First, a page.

Scientists at a US lab are hard at work on an ambitious and certainly remarkable mission: modifying pork liver in hopes of one day exaggeration them into human bodies.
Miromatrix, a Minnesota-based company, plans to begin testing liver bioengineering on patients in 2023.
“This may sound like science fiction to the average person, but I can tell you that even to the average transplant surgeon, or maybe not so average transplant surgeon, it still sounds a bit like science fiction,” says Dr. Sander Florman, chief of transplant at New York’s Mount Sinai Hospital. .
“But it’s an amazing time, it’s a new era.”
Mount Sinai is one of several hospitals that plan to participate in the first trials of engineered livers.
Pending approval by the Food and Drug Administration, the first experiments will be conducted outside the patient’s body. Scientists would place a pig turned into a human liver next to a hospital bed to temporarily filter the blood of a person whose own liver suddenly failed.
Making ‘human-like’ pork liver
The adaptation of pig liver to human bodies involves making a kind of liver scaffold from the animal’s organ.
First, scientists dissolve pig cells in the liver that kept the organ functioning, leaving ghostly translucent scaffolds floating in large jars.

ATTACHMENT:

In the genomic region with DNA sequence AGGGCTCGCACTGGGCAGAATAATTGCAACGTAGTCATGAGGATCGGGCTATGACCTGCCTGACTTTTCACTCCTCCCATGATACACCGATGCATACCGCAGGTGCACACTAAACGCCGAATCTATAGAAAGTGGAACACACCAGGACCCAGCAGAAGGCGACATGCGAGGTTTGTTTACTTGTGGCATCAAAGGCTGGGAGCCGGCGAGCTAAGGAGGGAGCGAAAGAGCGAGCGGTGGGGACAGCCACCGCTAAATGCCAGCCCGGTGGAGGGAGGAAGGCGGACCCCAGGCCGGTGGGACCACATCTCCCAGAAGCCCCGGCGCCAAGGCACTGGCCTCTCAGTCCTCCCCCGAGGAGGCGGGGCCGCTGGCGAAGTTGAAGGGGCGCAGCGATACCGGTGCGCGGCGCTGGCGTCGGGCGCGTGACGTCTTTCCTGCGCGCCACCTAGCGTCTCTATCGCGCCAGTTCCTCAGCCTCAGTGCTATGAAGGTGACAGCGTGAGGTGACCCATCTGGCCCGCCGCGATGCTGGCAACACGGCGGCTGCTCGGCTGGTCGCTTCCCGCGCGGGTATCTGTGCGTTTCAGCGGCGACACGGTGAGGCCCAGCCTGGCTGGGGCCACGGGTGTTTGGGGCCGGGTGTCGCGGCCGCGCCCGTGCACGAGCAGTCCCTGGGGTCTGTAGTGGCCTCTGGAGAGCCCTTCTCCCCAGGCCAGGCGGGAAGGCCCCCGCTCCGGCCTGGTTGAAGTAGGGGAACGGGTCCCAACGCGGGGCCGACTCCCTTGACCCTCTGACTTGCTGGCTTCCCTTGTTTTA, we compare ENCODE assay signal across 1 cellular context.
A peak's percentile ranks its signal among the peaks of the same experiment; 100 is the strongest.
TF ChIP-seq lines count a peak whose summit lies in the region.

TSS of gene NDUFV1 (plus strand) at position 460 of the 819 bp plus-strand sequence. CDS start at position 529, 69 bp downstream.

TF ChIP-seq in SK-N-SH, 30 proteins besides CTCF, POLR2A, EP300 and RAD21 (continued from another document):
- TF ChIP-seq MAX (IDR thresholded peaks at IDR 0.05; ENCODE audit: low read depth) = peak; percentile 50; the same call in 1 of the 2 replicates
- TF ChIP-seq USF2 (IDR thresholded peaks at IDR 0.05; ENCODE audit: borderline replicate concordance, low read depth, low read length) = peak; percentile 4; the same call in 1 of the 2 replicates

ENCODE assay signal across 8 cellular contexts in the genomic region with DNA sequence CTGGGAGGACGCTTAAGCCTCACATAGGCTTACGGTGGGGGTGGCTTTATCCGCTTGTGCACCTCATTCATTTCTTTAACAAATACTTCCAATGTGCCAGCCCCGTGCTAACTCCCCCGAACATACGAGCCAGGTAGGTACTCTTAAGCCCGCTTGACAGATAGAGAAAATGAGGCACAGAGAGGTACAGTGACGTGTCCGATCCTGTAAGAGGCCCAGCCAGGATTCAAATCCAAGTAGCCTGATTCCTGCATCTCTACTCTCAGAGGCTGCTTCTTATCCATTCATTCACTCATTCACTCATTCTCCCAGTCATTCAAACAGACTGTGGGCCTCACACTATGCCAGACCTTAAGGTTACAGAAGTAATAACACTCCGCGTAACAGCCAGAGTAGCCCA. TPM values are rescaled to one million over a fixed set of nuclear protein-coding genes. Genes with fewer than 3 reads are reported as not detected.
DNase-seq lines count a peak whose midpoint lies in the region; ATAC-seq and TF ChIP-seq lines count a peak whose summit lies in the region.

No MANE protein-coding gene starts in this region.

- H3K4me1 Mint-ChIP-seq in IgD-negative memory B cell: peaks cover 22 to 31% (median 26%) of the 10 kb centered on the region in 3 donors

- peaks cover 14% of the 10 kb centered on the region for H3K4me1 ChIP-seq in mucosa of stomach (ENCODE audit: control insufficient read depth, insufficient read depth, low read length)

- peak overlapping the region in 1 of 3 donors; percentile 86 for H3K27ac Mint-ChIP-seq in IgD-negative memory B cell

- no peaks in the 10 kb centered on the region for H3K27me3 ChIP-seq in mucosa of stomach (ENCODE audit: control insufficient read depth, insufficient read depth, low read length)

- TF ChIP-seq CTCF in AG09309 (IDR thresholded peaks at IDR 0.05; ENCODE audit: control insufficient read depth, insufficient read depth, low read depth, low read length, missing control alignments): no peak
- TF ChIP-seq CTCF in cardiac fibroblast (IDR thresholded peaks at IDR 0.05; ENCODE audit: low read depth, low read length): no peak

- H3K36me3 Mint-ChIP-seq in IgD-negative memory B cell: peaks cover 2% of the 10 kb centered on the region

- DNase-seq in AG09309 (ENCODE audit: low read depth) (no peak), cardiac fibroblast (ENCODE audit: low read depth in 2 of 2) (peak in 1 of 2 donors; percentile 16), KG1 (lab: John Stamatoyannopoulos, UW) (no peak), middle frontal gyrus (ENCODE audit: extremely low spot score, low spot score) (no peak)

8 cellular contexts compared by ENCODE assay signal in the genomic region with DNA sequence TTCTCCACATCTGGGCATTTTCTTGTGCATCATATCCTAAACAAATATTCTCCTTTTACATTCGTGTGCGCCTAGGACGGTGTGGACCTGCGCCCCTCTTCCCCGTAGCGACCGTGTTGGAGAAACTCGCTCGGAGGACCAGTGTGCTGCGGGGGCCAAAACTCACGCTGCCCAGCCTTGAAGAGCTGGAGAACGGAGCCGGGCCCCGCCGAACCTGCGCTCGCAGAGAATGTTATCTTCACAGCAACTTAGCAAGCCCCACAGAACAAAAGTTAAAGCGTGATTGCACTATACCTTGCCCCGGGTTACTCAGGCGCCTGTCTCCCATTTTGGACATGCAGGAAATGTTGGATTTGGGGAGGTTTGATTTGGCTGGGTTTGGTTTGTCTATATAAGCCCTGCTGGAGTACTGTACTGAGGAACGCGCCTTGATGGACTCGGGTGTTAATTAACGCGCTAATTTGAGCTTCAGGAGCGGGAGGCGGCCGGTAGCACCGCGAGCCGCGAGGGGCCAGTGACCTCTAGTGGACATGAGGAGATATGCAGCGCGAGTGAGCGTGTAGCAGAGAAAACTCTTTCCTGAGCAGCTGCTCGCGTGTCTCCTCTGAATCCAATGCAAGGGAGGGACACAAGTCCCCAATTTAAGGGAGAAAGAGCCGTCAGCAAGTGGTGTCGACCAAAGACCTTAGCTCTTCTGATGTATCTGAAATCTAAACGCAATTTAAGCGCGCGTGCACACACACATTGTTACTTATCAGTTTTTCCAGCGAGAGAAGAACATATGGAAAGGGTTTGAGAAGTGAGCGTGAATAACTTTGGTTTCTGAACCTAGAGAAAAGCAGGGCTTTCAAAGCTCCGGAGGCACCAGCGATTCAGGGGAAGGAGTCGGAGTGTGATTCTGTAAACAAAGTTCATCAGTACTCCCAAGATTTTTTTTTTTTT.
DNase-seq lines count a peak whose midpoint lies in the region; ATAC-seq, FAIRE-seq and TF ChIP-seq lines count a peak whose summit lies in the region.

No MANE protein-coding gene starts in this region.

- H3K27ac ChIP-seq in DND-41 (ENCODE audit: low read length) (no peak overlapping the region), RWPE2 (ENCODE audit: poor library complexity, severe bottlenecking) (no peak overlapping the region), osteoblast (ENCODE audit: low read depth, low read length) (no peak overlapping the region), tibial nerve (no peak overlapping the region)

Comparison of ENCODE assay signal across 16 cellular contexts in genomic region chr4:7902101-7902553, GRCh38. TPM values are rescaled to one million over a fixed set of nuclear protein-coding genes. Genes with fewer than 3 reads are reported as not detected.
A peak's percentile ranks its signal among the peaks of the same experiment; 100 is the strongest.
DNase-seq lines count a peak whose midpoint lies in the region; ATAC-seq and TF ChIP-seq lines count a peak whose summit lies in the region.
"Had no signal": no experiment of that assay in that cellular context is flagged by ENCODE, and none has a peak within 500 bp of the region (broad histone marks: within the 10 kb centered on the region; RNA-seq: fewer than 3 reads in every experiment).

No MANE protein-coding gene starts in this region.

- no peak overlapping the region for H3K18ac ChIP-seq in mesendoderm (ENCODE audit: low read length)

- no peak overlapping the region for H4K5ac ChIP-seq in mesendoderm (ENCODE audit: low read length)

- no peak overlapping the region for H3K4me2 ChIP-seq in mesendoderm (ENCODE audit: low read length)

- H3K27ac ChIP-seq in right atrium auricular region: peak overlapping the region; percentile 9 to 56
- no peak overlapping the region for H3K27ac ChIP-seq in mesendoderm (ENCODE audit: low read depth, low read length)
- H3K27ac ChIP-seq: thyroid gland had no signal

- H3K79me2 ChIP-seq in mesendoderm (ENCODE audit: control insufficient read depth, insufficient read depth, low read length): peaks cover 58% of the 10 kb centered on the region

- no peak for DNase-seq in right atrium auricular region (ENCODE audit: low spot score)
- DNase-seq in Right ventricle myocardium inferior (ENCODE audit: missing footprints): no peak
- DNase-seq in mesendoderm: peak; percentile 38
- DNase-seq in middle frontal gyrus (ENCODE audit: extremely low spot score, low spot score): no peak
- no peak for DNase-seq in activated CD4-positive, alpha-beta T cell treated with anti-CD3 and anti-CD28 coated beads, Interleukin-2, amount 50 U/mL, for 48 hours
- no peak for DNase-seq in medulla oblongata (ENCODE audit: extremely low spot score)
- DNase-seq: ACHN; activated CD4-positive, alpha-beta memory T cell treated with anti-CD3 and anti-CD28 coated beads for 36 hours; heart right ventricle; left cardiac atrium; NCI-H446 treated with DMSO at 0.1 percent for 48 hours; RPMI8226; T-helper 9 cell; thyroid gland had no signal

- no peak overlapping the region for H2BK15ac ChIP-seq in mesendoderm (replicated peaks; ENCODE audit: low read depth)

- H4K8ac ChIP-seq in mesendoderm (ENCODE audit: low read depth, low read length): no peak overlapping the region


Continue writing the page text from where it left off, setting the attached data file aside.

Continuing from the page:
To complete the transformation, they then infuse these shells with human cells from the donor’s liver that could not be transplanted.
These living cells move into the nooks and crannies of the scaffold to resume the functions of the organ.
“Because we remove all the cells from this pig organ, our bodies don’t see it as a pig organ,” explains Jeff Ross, CEO of Miromatrix, which runs the lab.
Dr. Amit Tevar, a transplant surgeon at the University of Pittsburgh Medical Center who is not involved with Miromatrix, warns that the planned out-of-body testing will only be an early first step.
But if this novel approach works, “it’s something that, in the long term, has a high probability of contributing to the development of organs that we can use in humans.”
A liver support trial would be the key to an eventual attempt to transplant a bioengineered organ – possibly a kidney, as the patient could still survive on dialysis if the operation failed.
Turning to animals for organs
There are currently over 105,000 people on the US organ transplant waiting list.
“The number of organs available will never be able to meet the demand,” Tevar said. “This is our frustration.”
That’s why the scientists were looking at the animals as another organ source.
A man from Maryland lived two months after receiving the world’s first heart transplant from a genetically modified pig last January.
The FDA is now considering whether to allow additional “xenotransplantationexperiments using the kidneys or hearts of genetically edited pigs.
This is not the case with bioengineered organs, which do not require tinkering with pigs, only organs left over from slaughterhouses.
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